Quote of the Day

4.27.2008

blogging is out ~ gardening is in

Don't expect much from me for awhile. We turned 216 square feet of sod yesterday and have 108 left to do today, then My Gift can till it. A very kind coworker of his loaned him a rototiller and is also sharing two-year old manure with us.

Last week I was asking, what is God trying to teach me? as my appliances were falling apart and all sort of needs were popping up with no money to meet them.

In the chaos of 2007, we grossly overspent our income, so this year we are paying for it. We are on a Just Say No! campaign. I spent NOTHING last week, not a cent. Yes I did use some gasoline, but I bought nothing. We are clearing with one another all our purchase in advance; this week I'll be buying laundry detergent and sunscreen. I figure that ~~ as it takes 30 days to change a habit ~~ it will take us about a month to move our thinking from Do we need it? to Can we afford it?. The answer to the latter trumps the former.

Anyway, when one is trying to spend nothing and the cooktop dies and the garden needs to be tilled and the seeds need potting soil and there is an anniversary to celebrate and so on and so forth, it is easy to start fretting.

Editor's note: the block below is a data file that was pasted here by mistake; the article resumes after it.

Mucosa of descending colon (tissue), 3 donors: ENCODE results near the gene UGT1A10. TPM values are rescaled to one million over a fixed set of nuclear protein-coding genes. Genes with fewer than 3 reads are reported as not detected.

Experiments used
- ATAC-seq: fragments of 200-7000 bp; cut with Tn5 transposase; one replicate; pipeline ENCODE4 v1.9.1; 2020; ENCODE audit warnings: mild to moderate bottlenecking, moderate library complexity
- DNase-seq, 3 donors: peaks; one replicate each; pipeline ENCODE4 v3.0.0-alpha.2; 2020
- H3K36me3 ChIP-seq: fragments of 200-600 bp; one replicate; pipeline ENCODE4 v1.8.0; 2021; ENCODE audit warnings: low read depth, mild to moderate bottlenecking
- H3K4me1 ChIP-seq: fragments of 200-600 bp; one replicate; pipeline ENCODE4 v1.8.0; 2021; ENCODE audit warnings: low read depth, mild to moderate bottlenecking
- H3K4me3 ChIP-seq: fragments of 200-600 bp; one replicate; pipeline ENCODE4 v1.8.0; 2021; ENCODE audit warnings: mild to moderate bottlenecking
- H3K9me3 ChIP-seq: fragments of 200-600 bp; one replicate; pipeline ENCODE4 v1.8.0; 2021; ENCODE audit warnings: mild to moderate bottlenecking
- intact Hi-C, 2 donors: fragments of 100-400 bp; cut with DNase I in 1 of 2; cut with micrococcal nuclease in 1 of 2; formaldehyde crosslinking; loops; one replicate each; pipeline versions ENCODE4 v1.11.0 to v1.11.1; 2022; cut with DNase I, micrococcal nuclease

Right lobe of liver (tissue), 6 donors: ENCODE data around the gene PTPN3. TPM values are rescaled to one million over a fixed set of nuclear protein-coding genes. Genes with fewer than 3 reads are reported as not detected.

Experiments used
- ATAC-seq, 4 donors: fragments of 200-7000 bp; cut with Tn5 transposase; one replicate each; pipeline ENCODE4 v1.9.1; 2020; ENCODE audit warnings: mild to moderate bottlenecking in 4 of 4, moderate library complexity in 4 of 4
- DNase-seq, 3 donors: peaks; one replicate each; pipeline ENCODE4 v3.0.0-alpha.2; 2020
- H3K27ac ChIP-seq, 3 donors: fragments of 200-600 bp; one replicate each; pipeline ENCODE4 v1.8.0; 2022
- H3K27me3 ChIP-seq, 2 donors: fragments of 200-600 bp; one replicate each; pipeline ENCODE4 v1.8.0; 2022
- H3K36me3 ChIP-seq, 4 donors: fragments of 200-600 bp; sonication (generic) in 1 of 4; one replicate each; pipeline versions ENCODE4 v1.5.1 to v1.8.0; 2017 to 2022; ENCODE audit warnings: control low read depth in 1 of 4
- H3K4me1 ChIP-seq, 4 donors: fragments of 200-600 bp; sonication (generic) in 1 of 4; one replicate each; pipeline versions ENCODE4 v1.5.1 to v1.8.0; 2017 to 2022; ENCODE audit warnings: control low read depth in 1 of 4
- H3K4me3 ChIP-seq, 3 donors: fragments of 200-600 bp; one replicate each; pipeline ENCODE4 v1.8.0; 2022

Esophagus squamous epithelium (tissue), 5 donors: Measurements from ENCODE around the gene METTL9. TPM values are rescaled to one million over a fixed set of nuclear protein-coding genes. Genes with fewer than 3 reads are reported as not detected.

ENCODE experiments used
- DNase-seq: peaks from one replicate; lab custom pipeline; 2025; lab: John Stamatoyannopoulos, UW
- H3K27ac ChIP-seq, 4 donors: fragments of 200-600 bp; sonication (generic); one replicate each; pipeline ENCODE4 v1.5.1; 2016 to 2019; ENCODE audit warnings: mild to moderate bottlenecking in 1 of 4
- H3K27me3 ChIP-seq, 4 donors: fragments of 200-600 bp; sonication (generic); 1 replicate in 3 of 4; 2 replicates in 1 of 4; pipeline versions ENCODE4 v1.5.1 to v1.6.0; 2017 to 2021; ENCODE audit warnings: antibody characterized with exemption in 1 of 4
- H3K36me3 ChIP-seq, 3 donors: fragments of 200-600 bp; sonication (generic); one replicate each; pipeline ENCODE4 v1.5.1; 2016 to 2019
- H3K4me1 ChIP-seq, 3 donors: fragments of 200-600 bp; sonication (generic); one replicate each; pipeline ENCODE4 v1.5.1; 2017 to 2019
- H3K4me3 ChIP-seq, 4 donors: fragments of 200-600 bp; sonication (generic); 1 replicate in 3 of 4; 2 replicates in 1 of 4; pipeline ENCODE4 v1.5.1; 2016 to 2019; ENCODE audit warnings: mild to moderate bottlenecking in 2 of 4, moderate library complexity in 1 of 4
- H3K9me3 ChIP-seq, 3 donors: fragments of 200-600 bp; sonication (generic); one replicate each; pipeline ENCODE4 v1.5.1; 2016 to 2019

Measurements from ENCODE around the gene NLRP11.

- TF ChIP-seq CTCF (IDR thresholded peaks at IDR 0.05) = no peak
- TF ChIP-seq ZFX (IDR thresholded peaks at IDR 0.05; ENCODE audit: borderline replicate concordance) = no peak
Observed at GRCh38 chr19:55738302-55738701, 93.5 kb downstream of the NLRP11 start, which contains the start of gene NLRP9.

So what is God trying to teach me? As best I can tell it is that He will take care of us. I know that in my head, but it is harder for my heart to remember it, especially at 1:00 in the morning as I lay away and fret. (lie away? argh. If you have a good trick for sorting out lay/lie do let me know, gently of course).

Rotortiller? check
Potting soil? Mom
Cooktop? friend coming over this morning to look at it.
Anniversary Celebration? Mom again (dinner and Kottke tickets: Mom's cool that way)

Fretting? I just have to say no.

~Suzanne

4 comments:

Shelby said...

Gently speaking, the way I remember lay vs. lie is that lay takes an object (a transitive verb), so you always need to lay [something] down. The mnemonic I use is to think of, "Either lie down or lay yourself down!" (accompanied by a mental picture of my commanding this to my dog) with lie being the intransitive verb and lay being the transitive verb.

The tricky part is that the past tense of lie is, indeed, lay. So if you continue to worry, you will lie away tonight, but you lay away last night.

Of course, there are the self-proclaimed grammar "experts" who will be quick to tell you that you "laid in bed all night," but these are the same folks who will say that, "this picture of my brother and me" should quite obviously be "this picture of my brother and I" and are best disregarded with a polite smile.

Heather said...

I have SO been there. Jehovah Jireh.

Sandy said...

My father taught me, chickens lay eggs, but people lie: Does that work?

Suzanne said...

Thx Sandy! That works.